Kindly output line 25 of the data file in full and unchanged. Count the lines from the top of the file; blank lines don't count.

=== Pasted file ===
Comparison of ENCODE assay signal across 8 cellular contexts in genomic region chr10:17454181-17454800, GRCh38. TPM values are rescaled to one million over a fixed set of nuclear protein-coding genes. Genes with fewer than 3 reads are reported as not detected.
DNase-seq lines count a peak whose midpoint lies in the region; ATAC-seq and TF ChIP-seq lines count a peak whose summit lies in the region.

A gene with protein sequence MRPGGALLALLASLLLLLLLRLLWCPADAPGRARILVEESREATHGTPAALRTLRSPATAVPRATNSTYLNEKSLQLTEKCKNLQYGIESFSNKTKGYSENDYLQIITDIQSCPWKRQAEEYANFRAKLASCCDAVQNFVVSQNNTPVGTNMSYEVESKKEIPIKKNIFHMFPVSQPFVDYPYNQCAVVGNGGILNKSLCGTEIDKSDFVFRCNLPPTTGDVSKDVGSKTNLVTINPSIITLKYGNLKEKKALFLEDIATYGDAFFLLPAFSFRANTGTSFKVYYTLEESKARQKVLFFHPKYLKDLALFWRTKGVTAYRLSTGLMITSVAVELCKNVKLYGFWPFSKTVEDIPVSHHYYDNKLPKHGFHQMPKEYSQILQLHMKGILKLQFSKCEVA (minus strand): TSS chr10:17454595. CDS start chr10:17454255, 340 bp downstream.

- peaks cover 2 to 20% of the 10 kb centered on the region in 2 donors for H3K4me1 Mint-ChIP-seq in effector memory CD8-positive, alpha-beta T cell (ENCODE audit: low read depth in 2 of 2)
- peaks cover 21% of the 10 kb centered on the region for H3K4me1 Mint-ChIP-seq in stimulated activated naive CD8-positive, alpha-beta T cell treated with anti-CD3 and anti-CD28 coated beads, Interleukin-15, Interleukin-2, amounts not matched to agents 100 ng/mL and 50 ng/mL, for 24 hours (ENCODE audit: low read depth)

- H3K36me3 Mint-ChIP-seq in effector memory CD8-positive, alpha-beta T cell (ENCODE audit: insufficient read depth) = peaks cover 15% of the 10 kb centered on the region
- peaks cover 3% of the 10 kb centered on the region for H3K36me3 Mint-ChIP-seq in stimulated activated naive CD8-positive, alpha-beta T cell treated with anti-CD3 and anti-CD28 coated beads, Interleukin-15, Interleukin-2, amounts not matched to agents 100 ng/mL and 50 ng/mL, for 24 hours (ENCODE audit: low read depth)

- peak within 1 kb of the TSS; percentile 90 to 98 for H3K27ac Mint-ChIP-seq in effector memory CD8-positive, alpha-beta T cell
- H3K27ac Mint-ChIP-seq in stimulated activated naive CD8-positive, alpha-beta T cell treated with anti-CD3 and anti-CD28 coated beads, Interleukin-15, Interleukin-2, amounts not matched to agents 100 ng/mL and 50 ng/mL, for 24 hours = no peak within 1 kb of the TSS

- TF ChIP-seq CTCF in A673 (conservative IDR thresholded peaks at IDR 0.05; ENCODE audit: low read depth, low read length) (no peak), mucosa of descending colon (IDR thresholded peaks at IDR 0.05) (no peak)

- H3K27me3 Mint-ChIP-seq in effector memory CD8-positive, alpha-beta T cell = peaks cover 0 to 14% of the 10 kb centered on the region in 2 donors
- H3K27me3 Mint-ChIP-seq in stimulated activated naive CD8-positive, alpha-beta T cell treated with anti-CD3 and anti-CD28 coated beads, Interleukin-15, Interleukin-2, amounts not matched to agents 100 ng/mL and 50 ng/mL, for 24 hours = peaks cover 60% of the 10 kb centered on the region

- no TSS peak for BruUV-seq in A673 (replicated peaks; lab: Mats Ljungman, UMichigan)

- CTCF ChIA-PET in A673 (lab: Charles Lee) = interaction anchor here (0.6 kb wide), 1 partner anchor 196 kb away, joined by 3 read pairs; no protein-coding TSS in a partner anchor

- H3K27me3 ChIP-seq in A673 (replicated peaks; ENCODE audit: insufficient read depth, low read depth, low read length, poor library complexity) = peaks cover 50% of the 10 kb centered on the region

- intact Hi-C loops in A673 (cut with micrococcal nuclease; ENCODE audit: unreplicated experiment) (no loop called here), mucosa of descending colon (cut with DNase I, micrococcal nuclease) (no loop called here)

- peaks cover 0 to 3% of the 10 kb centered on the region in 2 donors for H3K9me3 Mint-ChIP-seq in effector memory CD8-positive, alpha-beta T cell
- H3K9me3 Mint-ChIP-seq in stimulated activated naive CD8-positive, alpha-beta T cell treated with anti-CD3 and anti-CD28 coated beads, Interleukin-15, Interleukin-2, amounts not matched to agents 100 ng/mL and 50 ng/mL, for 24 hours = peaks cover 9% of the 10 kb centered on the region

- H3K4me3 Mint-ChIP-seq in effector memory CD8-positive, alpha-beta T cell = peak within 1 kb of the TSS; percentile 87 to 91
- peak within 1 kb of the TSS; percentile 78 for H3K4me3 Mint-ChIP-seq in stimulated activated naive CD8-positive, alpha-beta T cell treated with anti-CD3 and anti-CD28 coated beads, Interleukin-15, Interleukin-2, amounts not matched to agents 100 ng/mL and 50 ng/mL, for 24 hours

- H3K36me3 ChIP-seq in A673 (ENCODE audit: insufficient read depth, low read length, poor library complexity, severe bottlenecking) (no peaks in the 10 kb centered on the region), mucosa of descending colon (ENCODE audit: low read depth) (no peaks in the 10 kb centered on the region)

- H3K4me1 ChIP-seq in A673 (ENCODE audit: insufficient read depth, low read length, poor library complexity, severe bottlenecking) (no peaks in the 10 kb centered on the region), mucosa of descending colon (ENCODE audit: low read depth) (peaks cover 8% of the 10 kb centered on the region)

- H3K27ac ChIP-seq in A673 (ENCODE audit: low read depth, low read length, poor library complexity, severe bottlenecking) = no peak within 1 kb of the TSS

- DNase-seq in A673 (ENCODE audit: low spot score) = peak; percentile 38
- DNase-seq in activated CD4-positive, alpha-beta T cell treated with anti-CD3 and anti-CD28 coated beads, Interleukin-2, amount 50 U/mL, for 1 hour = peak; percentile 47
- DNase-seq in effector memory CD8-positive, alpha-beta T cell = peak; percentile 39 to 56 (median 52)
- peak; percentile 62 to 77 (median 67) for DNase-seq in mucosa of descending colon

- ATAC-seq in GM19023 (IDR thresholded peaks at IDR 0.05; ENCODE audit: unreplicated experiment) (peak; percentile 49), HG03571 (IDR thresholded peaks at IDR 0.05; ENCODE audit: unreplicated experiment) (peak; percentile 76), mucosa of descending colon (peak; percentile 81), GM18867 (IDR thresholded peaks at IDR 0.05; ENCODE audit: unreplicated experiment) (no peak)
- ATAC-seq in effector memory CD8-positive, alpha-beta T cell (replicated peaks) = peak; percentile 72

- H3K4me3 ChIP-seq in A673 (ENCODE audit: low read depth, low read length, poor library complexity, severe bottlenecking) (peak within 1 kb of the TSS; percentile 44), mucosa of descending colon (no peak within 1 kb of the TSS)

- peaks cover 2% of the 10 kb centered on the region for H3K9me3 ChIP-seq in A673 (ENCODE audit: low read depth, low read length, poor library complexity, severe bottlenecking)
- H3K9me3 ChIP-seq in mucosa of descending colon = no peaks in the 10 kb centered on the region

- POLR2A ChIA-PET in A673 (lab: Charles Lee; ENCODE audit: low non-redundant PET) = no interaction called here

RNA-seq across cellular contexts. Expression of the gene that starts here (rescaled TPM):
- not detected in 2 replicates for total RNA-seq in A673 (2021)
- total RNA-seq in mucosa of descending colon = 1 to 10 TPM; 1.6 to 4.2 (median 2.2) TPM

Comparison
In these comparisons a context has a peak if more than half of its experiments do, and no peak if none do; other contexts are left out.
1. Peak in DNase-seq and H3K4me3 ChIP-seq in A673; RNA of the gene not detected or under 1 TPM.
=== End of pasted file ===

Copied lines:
- DNase-seq in activated CD4-positive, alpha-beta T cell treated with anti-CD3 and anti-CD28 coated beads, Interleukin-2, amount 50 U/mL, for 1 hour = peak; percentile 47